Jim Sheppard, Generis CEO & Principal, addresses the discomfort many pastors feel around addressing generosity in their church. “We don’t talk about it, and yet all of the church leaders that I know want to see giving increase. They want their people to become more generous with their finances, to loosen the grip on money and give back to the one who has provided it all in the first place.”
Sheppard believes that “If we truly want to see our people embrace biblical generosity and all of what that means for their lives, we have to begin to talk about it.” But, first, we need to acknowledge that
“giving is first and foremost a spiritual issue. It’s not financial; it’s spiritual. Our giving back to God for the work he wants to do in this world is a reflection of who he is in our lives.”
Next, Sheppard suggests five ways (really six, as you’ll see) to build a culture of generosity in your church:
Teaching – “The senior leader and the teaching team in a church have to teach us on a regular basis. A series every now and then is helpful like Andy Stanley did with the Money Talks series in 2019. But consider other means as well. Maybe giving or generosity or stewardship comes up in the text of a passage you’re using to make another point. Don’t just blow past it. Take time to cover the generosity point in that text.”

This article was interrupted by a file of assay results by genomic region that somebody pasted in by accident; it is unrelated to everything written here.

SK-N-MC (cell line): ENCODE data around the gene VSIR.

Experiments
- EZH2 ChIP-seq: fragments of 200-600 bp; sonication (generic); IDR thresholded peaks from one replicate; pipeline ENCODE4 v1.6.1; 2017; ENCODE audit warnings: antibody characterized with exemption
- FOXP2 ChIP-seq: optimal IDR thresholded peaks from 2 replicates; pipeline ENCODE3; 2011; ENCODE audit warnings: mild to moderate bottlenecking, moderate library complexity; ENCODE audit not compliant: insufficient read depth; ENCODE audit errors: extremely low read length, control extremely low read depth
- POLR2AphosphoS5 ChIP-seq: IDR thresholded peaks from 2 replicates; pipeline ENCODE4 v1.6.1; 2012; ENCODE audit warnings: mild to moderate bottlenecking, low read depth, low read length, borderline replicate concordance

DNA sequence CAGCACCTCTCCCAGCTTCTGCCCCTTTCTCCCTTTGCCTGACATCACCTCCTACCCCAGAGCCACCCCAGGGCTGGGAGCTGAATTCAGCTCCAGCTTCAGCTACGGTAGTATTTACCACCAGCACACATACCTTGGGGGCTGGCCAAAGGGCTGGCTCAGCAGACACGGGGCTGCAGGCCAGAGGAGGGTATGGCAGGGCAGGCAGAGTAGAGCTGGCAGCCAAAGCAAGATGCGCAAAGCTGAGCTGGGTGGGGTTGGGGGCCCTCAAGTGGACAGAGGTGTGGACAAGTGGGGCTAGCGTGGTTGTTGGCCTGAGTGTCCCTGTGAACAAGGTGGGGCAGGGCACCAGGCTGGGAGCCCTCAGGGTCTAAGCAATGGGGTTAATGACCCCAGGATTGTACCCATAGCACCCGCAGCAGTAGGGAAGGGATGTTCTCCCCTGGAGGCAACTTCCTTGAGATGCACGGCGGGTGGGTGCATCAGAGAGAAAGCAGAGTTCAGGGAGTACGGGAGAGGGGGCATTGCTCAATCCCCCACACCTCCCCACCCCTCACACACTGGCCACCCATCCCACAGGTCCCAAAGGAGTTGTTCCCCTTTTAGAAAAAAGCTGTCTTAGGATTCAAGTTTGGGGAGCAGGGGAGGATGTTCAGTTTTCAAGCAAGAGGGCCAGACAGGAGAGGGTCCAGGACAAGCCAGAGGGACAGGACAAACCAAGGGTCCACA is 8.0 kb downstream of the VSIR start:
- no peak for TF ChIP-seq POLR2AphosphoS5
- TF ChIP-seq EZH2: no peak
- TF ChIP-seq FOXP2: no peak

Modeling – “You can’t just teach; you’ve also got to model generosity in your own life as the senior leader and the lives of others. The caveat here is to be careful to give credit to God for the increase in your heart’s capacity to give. That’s the real story here.”
Celebrate – “I think the church has really missed this one. Celebrate missional advancement. Encourage your church by highlighting when you have victories in giving. It might be the single most overlooked element of encouraging generosity.”
Make generosity a priority – “Specifically identify giving and generosity as one of the marks of discipleship in your church. Values get prioritized, and many times the values the church establishes are connected to marks of discipleship. There’s prayer, there’s service, there’s leading, there’s Bible study. Those are frequently on the list of things a church considers the marks of discipleship.”
Have a generosity champion – “Generosity should be like a thread that is woven into the fabric of the church, not siloed, but owned by every leader on the team. A generosity champion, whether a staff person or a key layperson, will keep it on the table at all times–someone who is always leaning in and saying, ‘We need to consider generosity here.’”
A solid digital giving strategy – “Don’t let off the gas. Keep using it as a way to engage more of your givers, and I mean all ages. There’s a myth out there that older givers are not as likely to use digital giving. That’s not my experience. Boomers have a lot of their life on automatic payments. So it makes sense for their church giving to be digital as well.